In one study led by 16 researchers at the University of Massachusetts, Broad Institute and elsewhere, genomic analyses pinpointed parts of the Ebola virus that changed during the west African outbreak. One genetic mutation, in particular, appeared to affect a key region of the pathogen where it binds to human cells.
Stewart says his bill, which would unlock more than a billion dollars for the CDC and National Institute of Health, would ensure the agencies had the resources they need to research and combat the virus. “Congress has already allocated funding to fight many of the world’s infectious diseases, like Ebola, and I want to make sure this funding can also be used to combat the Zika virus,” Stewart said. The Zika Response and Safety Act would allow federal agencies to use funds allocated for Ebola research in the fight against the Zika virus, according to a press release from Stewart’s office. Stewart states that of the $2.4 billion allocated for Ebola research, about $1.4 billion was unused as of September of 2015.Dallas County Health and Human Services has confirmed acase of Zika infection that occurred on American soil...through sexual transmission.
That's how we stopped the spread of Ebola in West Africa. Our military, our doctors, and our development workers set up the platform that allowed other countries to join us in stamping out that epidemic.Since Obama's has real talent for making claims that turn out to be the opposite of reality, I remarked that we would likely see another outbreak of the hemorrhagic fever again shortly. Right on cue, and days after West Africa was declared "Ebola free", a new case has been reported in Sierra Leone.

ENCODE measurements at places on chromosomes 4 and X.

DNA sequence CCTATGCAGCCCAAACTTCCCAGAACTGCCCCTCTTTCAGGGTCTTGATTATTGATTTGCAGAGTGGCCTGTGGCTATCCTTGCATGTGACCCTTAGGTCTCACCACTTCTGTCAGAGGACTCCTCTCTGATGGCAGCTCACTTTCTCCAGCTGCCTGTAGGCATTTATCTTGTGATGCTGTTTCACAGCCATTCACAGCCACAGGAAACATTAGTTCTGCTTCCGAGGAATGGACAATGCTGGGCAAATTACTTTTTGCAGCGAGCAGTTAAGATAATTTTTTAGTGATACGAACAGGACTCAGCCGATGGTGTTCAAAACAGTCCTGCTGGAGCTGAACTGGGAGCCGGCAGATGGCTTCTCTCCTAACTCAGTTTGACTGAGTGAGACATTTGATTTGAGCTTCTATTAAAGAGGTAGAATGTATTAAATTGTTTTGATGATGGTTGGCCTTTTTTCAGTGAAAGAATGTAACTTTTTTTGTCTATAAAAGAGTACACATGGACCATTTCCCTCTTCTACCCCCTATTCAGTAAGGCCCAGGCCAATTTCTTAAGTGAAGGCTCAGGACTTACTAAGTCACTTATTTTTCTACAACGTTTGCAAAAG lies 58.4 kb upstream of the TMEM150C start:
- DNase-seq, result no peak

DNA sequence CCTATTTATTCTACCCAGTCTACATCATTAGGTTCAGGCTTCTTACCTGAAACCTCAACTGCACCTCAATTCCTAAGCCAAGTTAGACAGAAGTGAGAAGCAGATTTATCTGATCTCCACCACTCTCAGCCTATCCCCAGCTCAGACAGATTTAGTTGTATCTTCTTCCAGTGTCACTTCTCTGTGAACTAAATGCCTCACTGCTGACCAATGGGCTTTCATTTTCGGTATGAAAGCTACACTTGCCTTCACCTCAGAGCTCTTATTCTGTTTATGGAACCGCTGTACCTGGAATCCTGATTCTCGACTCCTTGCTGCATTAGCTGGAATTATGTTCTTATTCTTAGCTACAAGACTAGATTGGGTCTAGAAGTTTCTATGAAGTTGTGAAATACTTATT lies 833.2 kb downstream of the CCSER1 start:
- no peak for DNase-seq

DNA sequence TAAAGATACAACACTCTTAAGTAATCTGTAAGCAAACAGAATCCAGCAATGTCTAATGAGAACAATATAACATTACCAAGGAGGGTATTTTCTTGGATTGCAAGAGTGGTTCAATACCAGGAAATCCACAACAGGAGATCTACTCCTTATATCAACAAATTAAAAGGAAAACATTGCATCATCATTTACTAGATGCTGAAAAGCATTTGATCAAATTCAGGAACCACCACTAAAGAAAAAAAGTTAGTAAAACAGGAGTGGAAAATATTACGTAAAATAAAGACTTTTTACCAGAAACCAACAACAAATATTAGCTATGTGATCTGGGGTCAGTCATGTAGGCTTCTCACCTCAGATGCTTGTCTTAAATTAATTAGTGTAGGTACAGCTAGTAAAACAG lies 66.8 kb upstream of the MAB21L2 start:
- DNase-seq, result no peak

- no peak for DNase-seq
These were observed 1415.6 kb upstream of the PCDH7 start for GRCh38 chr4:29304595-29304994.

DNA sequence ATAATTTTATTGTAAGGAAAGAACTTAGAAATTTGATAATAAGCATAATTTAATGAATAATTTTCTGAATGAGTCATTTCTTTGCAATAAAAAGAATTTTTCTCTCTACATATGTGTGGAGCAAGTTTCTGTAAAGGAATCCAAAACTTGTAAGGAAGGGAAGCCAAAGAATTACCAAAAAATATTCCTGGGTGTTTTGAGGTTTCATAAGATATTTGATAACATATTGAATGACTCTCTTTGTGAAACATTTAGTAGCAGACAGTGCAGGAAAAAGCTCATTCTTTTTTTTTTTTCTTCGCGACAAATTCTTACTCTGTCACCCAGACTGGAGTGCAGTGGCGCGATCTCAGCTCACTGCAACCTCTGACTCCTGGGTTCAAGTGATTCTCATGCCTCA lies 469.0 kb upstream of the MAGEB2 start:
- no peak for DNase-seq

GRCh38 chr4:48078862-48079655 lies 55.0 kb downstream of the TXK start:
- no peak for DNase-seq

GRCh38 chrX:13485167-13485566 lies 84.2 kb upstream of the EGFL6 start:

Sierra Leone officials have confirmed a death from Ebola, hours after the World Health Organization declared the latest West Africa outbreak over. The country was declared free of the virus on 7 November, and the region as a whole was cleared when Liberia was pronounced Ebola-free on Thursday.
Researchers following 49 survivors of a 2007 Ebola outbreak in Uganda found that — even two years after the illness — they had eye problems like inflammation and blurred vision as well as joint pain, difficulty sleeping, difficulty swallowing and even hearing loss, memory loss and confusion. A third study examining 105 survivors of the 2014-15 outbreak in Guinea found that about 90 percent had chronic joint pain and 98 percent had poor appetites or an aversion to food. They also reported difficulty with short-term memory, headaches, sleeplessness, insomnia, dizziness, abdominal pain, constipation, sexual dysfunction, and decreased libido and exercise tolerance.